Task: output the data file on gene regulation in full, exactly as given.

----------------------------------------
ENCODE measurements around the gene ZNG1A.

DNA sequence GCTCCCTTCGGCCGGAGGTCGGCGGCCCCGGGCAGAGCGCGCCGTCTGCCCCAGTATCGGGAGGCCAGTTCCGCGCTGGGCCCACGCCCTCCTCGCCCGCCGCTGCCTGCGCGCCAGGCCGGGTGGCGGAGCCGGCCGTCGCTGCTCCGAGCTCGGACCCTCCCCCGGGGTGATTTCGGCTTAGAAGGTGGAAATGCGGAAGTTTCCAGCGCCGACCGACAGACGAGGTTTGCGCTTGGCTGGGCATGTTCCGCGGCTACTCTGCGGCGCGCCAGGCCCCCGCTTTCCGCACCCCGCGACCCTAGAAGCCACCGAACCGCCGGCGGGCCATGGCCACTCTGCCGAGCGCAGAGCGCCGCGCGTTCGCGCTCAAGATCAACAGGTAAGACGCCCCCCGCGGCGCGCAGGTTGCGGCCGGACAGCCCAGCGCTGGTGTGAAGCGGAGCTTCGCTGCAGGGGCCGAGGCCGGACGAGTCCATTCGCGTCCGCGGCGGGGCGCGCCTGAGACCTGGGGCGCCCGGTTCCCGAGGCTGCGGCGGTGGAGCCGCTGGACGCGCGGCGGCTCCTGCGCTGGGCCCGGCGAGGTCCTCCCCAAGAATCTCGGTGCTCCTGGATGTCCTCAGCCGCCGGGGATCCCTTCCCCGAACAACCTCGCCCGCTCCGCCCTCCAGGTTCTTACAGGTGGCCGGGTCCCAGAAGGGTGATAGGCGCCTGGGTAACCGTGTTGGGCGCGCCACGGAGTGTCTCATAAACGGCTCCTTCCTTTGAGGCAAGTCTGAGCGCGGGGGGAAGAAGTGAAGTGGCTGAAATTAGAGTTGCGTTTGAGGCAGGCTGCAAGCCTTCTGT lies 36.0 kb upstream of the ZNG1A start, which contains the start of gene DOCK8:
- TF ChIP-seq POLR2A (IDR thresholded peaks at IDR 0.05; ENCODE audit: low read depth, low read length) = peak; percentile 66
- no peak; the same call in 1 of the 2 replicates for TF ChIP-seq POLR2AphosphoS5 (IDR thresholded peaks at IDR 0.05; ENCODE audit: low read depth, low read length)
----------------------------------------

ENCODE measurements around the gene ZNG1A.

DNA sequence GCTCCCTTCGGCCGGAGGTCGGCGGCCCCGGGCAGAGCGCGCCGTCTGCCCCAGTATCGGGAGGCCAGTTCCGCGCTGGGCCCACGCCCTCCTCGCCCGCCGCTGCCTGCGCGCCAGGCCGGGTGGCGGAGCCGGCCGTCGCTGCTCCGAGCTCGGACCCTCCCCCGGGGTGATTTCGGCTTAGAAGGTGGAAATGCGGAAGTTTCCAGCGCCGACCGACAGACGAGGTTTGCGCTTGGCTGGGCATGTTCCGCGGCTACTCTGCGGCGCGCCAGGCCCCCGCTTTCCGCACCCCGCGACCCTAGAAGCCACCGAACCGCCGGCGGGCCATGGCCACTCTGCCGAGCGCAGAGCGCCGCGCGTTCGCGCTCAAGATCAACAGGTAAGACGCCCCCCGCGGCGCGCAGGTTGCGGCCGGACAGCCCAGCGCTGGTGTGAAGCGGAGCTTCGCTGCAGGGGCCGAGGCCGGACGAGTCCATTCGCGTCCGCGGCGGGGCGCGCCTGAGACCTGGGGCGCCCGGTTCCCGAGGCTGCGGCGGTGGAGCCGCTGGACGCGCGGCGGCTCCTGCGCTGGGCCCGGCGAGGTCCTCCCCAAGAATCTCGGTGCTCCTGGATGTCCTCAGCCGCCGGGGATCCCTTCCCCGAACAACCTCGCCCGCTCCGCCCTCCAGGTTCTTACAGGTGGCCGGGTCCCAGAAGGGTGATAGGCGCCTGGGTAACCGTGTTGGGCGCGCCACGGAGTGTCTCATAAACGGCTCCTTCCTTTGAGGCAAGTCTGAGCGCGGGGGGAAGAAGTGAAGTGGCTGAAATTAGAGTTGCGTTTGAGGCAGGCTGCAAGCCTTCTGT lies 36.0 kb upstream of the ZNG1A start, which contains the start of gene DOCK8:
- TF ChIP-seq POLR2A (IDR thresholded peaks at IDR 0.05; ENCODE audit: low read depth, low read length) = peak; percentile 66
- no peak; the same call in 1 of the 2 replicates for TF ChIP-seq POLR2AphosphoS5 (IDR thresholded peaks at IDR 0.05; ENCODE audit: low read depth, low read length)